Has there ever been a novel with a more misleading opening sentence than Weetzie Bat? Francesca Lia Block’s 1989 debut begins:
The reason Weetzie Bat hated high school was because no one understood.
Based on that sentence alone—its stale familiarity, its clunky syntax (“the reason was because”), its pandering parents-just-don’t-understand gloss on adolescent alienation—you’d expect the most formulaic of young adult fiction. Based on that sentence alone, you probably wouldn’t keep reading. Certainly you would never guess what follows:
They didn’t even realize where they were living. They didn’t care that Marilyn’s prints were practically in their backyard at Graumann’s; that you could buy tomahawks and plastic palm tree wallets at Farmer’s Market, and the wildest, cheapest cheese and bean and hot dog and pastrami burritos at Oki Dogs; that the waitresses wore skates at the Jetson-style Tiny Naylor’s; that there was a fountain that turned tropical soda-pop colors, and a canyon where Jim Morrison and Houdini used to live, and all-night potato knishes at Canter’s, and not too far away was Venice, with columns, and canals, even, like the real Venice but maybe cooler because of the surfers.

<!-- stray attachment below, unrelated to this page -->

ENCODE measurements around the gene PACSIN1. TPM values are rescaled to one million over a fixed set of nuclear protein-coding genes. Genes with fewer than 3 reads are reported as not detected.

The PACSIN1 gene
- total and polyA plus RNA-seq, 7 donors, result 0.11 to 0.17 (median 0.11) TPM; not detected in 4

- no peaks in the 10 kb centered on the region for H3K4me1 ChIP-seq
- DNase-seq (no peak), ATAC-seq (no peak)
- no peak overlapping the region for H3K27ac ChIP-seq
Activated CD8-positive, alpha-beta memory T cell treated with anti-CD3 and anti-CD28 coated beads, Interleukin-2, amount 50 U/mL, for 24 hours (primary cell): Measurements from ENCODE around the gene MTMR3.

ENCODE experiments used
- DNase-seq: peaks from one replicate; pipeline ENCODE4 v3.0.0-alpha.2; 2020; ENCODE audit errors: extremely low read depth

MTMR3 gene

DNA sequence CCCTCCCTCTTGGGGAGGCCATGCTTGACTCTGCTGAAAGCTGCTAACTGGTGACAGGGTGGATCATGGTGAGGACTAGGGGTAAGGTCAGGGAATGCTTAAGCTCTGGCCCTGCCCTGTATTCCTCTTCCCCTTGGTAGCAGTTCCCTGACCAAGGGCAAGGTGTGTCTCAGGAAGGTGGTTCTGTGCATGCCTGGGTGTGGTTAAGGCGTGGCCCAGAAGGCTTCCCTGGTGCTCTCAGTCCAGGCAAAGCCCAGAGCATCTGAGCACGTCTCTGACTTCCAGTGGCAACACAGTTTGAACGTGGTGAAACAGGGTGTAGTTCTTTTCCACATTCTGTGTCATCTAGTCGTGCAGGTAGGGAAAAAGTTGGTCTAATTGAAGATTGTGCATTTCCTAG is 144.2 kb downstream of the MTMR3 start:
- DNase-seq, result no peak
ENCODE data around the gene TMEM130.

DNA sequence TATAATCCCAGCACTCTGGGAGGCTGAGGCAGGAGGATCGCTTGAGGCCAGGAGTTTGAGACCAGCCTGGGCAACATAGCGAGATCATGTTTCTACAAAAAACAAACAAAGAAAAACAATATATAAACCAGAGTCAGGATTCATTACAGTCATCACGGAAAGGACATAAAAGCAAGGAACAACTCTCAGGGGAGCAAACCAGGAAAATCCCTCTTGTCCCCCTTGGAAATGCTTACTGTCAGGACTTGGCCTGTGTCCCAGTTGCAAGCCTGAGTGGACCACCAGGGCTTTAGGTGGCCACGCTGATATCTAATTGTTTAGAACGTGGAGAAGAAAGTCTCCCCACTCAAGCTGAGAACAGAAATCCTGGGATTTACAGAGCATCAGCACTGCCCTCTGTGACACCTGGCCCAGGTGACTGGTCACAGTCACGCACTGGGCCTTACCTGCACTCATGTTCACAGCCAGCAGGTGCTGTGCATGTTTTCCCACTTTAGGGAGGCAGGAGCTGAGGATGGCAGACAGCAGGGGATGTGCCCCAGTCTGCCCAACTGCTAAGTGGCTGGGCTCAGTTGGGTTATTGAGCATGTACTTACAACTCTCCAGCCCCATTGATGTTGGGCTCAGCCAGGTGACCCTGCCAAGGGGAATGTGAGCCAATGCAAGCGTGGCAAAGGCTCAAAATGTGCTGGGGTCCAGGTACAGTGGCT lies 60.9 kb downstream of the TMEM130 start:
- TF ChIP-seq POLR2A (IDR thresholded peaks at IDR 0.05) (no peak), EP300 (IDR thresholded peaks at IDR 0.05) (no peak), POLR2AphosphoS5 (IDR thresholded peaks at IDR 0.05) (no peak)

Surprise! Weetzie Bat is not a novel of teen angst, but a novel of teen delight. It’s a novel whose heroine wishes on a magic genie to meet “my secret agent lover man” and pages later meets the love of her life—whose actual name, with no explanation, is My Secret Agent Lover Man. It’s a novel that, halfway through, contains the sentence “And so Weetzie and My Secret Agent Lover Man and Dirk and Duck and Slinkster Dog and Fifi’s canaries lived happily ever after in their silly-sand-topped house in the land of skating hamburgers and flying toupees and Jah-Love blonde Indians.” Weetzie isn’t too cool for school, nor too deep or too smart, but simply too happy. She’s bursting with joy to be alive, right here, right now. Even the English language can hardly contain her exuberance.